5.condense - become more compact or concentrated; "Her feelings condensed"
deepen, intensify - become more intense; "The debate intensified"; "His dislike for raw fish only deepened in Japan"
concentrate, condense, contract - compress or concentrate; "Congress condensed the three-year plan into a six-month plan"
6.condense - develop due to condensation; "All our planets condensed out of the same material"
come up, arise - result or issue; "A slight unpleasantness arose from this discussion"
condense, distil, distill - undergo condensation; change from a gaseous to a liquid state and fall in drops; "water condenses"; "The acid distills at a specific temperature"
7.condense - compress or concentrate; "Congress condensed the three-year plan into a six-month plan"
alter, change, modify - cause to change; make different; cause a transformation; "The advent of the automobile may have altered the growth pattern of the city"; "The discussion has changed my thinking about the issue"
condense - become more compact or concentrated; "Her feelings condensed"

condense

verb
1. abridge, contract, concentrate, compact, shorten, summarize, compress, curtail, encapsulate, abbreviate, epitomize, précis The English translation has been condensed into a single more readable book.
abridge increase, expand, elaborate, enlarge, lengthen, spin out, pad out, expatiate
2. concentrate, reduce, precipitate (Chemistry), thicken, boil down, solidify, coagulate The compressed gas is cooled and condenses into a liquid.
concentrate thin (out), weaken, dilute, water down, make thinner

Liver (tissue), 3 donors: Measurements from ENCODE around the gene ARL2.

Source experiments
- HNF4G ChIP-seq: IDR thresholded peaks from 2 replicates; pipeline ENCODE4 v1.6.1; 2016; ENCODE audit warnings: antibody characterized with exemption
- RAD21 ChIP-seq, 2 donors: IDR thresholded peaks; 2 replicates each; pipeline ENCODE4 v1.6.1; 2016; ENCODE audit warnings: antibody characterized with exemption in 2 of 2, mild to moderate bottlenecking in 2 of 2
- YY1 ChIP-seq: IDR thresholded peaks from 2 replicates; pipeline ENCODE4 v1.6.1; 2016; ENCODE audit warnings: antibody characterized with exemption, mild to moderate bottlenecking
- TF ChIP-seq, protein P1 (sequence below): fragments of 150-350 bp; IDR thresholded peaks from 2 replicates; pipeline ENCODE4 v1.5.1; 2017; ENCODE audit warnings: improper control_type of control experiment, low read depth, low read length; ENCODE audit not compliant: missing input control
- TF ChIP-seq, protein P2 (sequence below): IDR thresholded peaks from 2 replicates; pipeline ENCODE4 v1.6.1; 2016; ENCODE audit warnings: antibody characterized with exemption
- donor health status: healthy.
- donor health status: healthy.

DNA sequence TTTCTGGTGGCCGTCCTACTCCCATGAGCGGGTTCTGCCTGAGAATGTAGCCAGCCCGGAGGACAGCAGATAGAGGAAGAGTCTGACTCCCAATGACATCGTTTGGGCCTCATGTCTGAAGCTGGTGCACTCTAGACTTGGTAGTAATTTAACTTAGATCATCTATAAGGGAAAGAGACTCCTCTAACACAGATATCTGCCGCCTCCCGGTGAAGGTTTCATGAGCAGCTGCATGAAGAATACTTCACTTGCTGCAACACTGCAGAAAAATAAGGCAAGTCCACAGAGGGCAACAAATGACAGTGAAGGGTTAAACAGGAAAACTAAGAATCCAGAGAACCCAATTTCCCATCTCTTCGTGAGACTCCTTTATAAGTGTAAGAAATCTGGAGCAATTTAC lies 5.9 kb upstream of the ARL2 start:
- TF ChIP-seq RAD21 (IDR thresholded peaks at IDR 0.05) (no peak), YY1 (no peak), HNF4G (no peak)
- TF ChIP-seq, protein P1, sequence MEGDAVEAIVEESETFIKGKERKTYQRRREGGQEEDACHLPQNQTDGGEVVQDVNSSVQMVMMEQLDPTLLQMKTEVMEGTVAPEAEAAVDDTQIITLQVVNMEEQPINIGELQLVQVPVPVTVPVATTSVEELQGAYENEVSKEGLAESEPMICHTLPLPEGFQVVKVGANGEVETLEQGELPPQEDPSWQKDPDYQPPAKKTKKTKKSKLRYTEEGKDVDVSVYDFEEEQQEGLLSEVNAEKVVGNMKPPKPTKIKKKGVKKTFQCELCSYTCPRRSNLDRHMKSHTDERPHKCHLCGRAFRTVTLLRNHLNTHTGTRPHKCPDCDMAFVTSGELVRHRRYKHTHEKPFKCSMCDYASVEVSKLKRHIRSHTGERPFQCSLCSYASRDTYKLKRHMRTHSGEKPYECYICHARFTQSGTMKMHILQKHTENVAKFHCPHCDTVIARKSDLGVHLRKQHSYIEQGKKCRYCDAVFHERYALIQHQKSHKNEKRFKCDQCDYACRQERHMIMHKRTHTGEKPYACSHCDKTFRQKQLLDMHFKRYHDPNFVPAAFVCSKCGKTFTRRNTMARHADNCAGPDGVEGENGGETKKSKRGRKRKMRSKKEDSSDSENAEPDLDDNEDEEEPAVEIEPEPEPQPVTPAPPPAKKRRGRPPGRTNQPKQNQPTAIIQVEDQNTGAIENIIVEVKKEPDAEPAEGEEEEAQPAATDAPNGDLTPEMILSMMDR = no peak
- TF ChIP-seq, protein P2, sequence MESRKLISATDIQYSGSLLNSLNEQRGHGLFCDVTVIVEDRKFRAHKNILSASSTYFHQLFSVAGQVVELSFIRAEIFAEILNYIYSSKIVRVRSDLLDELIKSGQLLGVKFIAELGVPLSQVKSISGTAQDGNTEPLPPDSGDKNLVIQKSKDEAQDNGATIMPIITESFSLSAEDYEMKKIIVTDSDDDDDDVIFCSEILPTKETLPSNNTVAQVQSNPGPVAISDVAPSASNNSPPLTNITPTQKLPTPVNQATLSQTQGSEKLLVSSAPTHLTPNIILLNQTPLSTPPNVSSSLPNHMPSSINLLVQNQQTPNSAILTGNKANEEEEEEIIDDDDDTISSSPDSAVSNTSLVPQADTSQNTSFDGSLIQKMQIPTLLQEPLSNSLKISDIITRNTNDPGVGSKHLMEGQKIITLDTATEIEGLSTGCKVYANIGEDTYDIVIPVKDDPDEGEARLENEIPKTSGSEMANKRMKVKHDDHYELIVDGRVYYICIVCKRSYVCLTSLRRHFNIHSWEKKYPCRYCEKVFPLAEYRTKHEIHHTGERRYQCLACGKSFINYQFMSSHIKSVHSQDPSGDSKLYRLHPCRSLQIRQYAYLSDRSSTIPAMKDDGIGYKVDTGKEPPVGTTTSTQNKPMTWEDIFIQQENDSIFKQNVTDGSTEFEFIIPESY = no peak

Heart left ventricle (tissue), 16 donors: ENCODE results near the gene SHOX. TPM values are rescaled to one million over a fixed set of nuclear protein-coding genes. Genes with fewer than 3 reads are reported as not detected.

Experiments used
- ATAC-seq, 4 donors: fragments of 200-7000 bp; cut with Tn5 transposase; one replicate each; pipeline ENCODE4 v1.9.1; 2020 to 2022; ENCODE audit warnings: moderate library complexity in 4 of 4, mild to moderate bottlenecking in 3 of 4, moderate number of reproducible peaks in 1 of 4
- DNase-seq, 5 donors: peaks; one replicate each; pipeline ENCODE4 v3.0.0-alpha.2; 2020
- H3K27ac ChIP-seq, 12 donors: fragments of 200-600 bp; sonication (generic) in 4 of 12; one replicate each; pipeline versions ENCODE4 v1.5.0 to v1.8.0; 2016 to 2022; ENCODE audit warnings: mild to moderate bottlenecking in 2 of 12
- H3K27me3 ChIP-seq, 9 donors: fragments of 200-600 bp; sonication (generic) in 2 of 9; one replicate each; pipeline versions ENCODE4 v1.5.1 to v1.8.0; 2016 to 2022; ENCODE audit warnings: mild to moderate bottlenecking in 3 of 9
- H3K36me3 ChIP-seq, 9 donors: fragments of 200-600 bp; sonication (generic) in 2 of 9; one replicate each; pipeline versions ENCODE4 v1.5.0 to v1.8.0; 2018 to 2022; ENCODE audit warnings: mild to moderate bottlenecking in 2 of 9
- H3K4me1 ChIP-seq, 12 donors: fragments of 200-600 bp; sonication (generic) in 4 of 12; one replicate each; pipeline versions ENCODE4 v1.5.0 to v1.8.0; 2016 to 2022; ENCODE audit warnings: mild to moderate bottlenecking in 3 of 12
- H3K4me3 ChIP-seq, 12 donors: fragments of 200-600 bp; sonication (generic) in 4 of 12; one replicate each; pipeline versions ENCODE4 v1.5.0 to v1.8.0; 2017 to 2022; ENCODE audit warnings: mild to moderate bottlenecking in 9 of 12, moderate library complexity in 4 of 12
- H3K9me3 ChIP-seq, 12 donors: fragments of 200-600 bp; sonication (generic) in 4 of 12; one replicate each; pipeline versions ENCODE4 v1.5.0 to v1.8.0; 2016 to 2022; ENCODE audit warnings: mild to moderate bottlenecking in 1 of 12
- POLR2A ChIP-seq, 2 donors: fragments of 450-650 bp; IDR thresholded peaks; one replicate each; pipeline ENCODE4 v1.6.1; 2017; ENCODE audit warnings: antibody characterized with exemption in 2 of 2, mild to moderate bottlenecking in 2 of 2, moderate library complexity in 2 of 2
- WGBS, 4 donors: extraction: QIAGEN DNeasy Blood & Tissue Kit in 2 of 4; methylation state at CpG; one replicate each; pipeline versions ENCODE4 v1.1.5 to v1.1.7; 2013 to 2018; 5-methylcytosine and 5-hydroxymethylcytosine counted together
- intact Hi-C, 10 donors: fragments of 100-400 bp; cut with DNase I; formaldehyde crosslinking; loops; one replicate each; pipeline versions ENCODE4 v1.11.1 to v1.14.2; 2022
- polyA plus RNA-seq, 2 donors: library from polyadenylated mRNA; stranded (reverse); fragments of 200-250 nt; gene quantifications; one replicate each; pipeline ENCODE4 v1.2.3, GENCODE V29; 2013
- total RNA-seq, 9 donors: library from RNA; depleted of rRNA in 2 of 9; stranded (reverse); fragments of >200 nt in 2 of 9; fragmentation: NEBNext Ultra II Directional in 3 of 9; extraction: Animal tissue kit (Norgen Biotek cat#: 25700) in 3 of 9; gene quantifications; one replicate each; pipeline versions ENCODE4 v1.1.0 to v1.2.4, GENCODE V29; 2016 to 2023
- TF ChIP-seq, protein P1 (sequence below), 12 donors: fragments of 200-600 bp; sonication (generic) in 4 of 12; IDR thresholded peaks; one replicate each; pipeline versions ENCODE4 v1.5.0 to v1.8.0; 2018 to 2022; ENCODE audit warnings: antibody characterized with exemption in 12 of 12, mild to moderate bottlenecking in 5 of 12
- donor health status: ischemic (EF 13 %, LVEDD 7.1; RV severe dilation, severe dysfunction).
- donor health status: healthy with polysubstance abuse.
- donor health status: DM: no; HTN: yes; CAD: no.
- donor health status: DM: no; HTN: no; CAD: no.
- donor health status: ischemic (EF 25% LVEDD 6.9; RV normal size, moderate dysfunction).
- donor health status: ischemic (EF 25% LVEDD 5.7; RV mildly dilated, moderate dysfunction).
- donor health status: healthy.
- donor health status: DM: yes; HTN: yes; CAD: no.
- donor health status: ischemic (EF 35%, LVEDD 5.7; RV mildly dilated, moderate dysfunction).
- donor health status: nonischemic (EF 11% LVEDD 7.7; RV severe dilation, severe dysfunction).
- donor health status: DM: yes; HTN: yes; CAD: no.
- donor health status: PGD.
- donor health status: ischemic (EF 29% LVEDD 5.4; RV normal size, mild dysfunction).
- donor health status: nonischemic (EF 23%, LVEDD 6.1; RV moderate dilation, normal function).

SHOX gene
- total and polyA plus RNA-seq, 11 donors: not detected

condense

verb
1. To make short or shorter the duration or extent of:
2. To make thick or thicker, especially through evaporation or condensation:
Translations
يُسيِّل السائِليُكَثِّف، يركّزيوجِز، يُلَخِّص
kondenzovatsrazit sezestručnitzhustit
fortættefortykkegøre kortfattetkondenseresammentrænge
cseppfolyósíttömörít
minnka, styttaòéttaòykkja
aprasojimaskondensacijakondensavimaskondensuotikondensuotis
iebiezinātkondensētkondensētiessabiezētsaīsināt
kondenzovaťzhustiť
kısaltmaközetlemekyoğunlaşmakyoğunlaştırmak

condense

[kənˈdens]
A. VT
1. [+ vapour] → condensar
condensed milkleche f condensada
2. [+ text] → abreviar, resumir
B. VIcondensarse

condense

[kənˈdɛns]
vi [liquid] → se condenser
vt (= shorten) → condenser

condense

vt
(= reduce)kondensieren
(Phys) gaskondensieren; (= compress)verdichten; raysbündeln
(= shorten)zusammenfassen; in a very condensed formin sehr gedrängter Form
vi (gas)kondensieren, sich niederschlagen

condense

[kənˈdɛns]
1. vtcondensare
2. vicondensarsi

condense

(kənˈdens) verb
1. to make smaller. They have produced a condensed version of the book for children.
2. to make (a liquid) thicker, stronger or more concentrated. condensed milk.